Journalism assignments come in various shapes and sizes. Sometimes we get asked to go to the trenches of the red carpet; endure the harsh environments of a phone interview; and at times, squint at the mysterious silhouette of a man during a Skype meeting. On occasion, we get an invite to cover a story in the warm desert breezes of a refugee camp along the fringes of a war zone.
You can imagine my elation when the call came in. Journalism on the road. With my incurable case of wanderlust, sans doctors and medical tests waiting to greet me in the horizon; count me in.
As we prepared to be flown to destinations unknown, we were ready mind and body to be experiencing harsh desert conditions. But prior to leaving, other plans were in motion.
A little background: The late Sheikh Zayed was the founder and first President of the United Arab Emirates (UAE). His widow, Sheikha Fatima Bint Mubarak, is a shining humanitarian, sharing her resources and healing vision with the multitudes. Known as the Mother of the UAE, she’s spearheaded many projects concerning women’s rights, children’s health and disabilities. Her commitment led to the recent opening of the largest rehabilitation center for children with disabilities in Beit Ummar, an Arab town located eleven kilometers northwest of Hebron.
To get there, we first flew to Tel Aviv and asked that our passports not be stamped as there is such conflict going on in adjacent parts of the world that evidence that you’ve traveled to one country, might get you in trouble when you try to enter the next. Apparently so many passengers make the same request of the clerk behind the glass window in customs, that she matter-of-factly informs us that they no longer stamp passports.
The moment takes me back to my childhood when we had World Day at my elementary school. As it approached, we kids got so excited.We made our own passports with our little photos inside, and got to “visit” different countries—with their flags, food and flavors—at booths inside the school gym. We represented our family’s country of origin, went around and learned a bit about our classmates’ as well. Getting my passport stamped and visa for entry from all the countries stimulated my sense of adventure. But it can be disappointing when you travel a distance, eager to meet the people, and find that nations are at such odds. I didn’t allow myself to acknowledge how I felt about this, so I made a few jokes with my colleague and let the moment pass.
Upon our arrival, we met with two fellow journalists: an English man from Scotland and an American woman from Oregon; as well as our lovely bride-to-be hostess, who spoke Arabic and like us, was new to the region. Our group got into a van and headed towards our destination, noticing the rugged beauty of the landscape.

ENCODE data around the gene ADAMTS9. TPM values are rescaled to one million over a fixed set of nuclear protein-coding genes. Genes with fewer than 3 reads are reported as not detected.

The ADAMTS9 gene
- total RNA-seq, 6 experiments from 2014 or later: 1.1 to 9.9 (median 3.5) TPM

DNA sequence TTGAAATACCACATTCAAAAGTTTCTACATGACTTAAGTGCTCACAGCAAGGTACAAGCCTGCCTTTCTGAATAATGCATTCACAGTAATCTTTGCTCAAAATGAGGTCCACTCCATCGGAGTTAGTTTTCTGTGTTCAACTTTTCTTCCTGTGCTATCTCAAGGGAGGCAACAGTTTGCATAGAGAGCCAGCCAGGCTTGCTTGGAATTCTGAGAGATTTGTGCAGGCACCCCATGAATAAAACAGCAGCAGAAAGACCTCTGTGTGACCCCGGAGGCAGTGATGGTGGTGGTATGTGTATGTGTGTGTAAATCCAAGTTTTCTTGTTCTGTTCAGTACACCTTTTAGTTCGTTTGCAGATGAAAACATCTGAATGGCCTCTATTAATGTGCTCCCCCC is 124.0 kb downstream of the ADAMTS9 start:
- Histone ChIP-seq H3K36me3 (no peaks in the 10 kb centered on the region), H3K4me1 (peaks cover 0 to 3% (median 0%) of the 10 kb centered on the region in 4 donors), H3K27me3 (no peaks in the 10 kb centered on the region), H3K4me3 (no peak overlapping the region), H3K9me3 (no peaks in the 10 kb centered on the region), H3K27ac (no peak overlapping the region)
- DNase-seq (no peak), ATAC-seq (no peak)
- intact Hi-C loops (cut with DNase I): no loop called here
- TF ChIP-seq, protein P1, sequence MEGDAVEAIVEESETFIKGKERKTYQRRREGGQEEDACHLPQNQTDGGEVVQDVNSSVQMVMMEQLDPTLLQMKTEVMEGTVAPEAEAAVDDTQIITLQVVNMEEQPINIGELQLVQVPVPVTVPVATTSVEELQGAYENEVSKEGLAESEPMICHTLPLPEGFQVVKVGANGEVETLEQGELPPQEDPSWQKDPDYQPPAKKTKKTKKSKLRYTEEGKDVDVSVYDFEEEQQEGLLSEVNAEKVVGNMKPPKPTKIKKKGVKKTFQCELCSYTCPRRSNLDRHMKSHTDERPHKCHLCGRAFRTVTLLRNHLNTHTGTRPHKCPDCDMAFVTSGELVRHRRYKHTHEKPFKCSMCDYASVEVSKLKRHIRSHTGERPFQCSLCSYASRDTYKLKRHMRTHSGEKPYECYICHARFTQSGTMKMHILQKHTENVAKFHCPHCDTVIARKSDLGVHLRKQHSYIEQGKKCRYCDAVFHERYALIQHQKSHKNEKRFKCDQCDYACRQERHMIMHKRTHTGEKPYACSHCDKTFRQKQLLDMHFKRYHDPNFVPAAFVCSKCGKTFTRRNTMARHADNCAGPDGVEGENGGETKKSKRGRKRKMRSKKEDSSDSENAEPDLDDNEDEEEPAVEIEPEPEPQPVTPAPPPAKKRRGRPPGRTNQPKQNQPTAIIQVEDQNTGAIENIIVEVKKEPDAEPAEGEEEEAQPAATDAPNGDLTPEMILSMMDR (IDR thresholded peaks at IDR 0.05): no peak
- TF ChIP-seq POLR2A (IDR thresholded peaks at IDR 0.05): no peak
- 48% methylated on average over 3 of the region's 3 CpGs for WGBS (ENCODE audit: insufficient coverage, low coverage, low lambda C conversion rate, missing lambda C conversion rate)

We had to stop at what would be the first of a series of checkpoints, and after a long drive we finally pulled up to the Intercontinental Jacir Palace in Bethlehem, a sight for our sore, 20-hour traveling eyes. They were graciously putting us up at the best hotel in little ol’ Bethlehem. It turned out that besides our rooms, this palace had no central heating. As far as my poor blood circulation was concerned, this was roughing it. Imagining anyone having to sleep outdoors in this temperature made it hard to swallow my warm saliva that night.
The following morning we all met in the cold lobby and journeyed towards Beit Ummar. Occupied Palestinian territories, political complications and a sad reality for the inhabitants of the region.There were so many walls: walls separating land, walls separating people—patrolled by teenage guards carrying what looked like toy machine guns. Clearly the domino effect of war is harshest on its youngest residents.
Finally, we headed towards the Sheikha Fatima Rehabilitation Centre, driving through one of the most picturesque hills and valleys, crested with fresh snow, owing to unprecedented cold weather. The roads grew tighter, bumpier and closer to the edge. We arrived at the center and were greeted by quite a number of people. Among them were Hana Qaimary, a Ministry of Social Affairs consultant, who was our guide through the center. She had a pleasant face with dark features and a sense of conviction when she spoke. Ironically we had crossed paths with her some months back in New York City at the United Nations during the Convention of the Right of Persons with Disabilities.